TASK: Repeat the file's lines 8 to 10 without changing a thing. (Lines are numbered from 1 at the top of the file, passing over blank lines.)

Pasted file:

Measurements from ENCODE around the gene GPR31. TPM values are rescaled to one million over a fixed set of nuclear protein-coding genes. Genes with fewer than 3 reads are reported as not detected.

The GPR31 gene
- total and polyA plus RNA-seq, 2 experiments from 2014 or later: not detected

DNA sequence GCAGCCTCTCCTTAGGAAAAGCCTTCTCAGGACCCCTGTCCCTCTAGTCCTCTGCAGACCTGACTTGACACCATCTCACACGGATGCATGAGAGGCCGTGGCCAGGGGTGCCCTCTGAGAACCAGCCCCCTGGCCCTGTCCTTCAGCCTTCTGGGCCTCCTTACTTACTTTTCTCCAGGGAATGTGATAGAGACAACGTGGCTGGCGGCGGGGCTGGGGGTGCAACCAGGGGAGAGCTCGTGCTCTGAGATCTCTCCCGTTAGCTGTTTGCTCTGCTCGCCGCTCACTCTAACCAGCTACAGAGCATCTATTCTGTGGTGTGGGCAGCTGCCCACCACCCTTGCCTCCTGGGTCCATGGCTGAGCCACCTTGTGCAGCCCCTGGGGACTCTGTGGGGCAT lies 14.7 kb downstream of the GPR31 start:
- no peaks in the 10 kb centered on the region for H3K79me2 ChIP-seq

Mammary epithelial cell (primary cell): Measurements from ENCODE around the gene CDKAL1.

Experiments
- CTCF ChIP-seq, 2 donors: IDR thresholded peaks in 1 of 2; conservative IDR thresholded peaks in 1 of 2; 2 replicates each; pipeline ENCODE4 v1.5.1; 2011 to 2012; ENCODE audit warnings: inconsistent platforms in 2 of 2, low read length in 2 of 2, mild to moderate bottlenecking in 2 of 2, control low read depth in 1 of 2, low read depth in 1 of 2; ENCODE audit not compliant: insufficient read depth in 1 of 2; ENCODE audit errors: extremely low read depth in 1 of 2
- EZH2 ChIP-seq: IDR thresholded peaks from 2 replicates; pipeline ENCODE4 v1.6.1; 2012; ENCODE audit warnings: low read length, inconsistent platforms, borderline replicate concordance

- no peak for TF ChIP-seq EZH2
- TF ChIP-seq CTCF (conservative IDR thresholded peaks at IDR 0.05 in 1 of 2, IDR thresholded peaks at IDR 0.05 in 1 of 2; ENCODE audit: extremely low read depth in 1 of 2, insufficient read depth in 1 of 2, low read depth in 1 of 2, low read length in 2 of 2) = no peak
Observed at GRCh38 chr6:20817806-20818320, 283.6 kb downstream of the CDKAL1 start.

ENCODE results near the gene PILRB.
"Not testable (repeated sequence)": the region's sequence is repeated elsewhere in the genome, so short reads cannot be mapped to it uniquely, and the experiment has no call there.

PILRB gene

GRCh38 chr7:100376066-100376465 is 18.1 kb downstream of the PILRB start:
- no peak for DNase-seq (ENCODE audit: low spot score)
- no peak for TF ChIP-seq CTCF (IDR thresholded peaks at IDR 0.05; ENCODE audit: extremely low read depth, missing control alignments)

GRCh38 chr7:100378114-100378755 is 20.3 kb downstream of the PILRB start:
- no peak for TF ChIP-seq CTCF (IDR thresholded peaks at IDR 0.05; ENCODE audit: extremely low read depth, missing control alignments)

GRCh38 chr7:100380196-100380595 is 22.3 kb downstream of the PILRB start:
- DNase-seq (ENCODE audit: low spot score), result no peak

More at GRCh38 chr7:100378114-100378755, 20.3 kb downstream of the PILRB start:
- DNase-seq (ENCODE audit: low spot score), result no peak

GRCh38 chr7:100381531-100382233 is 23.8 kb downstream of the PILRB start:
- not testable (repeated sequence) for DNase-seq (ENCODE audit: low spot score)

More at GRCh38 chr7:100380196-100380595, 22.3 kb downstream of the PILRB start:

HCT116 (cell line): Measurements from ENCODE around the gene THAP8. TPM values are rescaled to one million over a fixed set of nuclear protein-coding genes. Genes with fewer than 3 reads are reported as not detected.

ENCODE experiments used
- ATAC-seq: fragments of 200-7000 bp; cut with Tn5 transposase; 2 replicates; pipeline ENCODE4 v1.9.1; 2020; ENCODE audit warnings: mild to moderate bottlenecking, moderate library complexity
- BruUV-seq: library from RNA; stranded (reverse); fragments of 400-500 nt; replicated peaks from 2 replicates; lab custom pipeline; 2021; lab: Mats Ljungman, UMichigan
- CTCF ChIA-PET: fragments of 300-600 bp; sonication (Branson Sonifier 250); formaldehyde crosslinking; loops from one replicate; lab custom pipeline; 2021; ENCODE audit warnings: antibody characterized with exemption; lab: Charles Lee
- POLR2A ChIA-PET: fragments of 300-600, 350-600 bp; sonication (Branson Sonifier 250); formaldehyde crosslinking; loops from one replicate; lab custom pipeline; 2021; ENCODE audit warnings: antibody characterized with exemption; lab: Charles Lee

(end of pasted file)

- CTCF ChIP-seq, 2 donors: IDR thresholded peaks in 1 of 2; conservative IDR thresholded peaks in 1 of 2; 2 replicates each; pipeline ENCODE4 v1.5.1; 2011 to 2012; ENCODE audit warnings: inconsistent platforms in 2 of 2, low read length in 2 of 2, mild to moderate bottlenecking in 2 of 2, control low read depth in 1 of 2, low read depth in 1 of 2; ENCODE audit not compliant: insufficient read depth in 1 of 2; ENCODE audit errors: extremely low read depth in 1 of 2
- EZH2 ChIP-seq: IDR thresholded peaks from 2 replicates; pipeline ENCODE4 v1.6.1; 2012; ENCODE audit warnings: low read length, inconsistent platforms, borderline replicate concordance

- no peak for TF ChIP-seq EZH2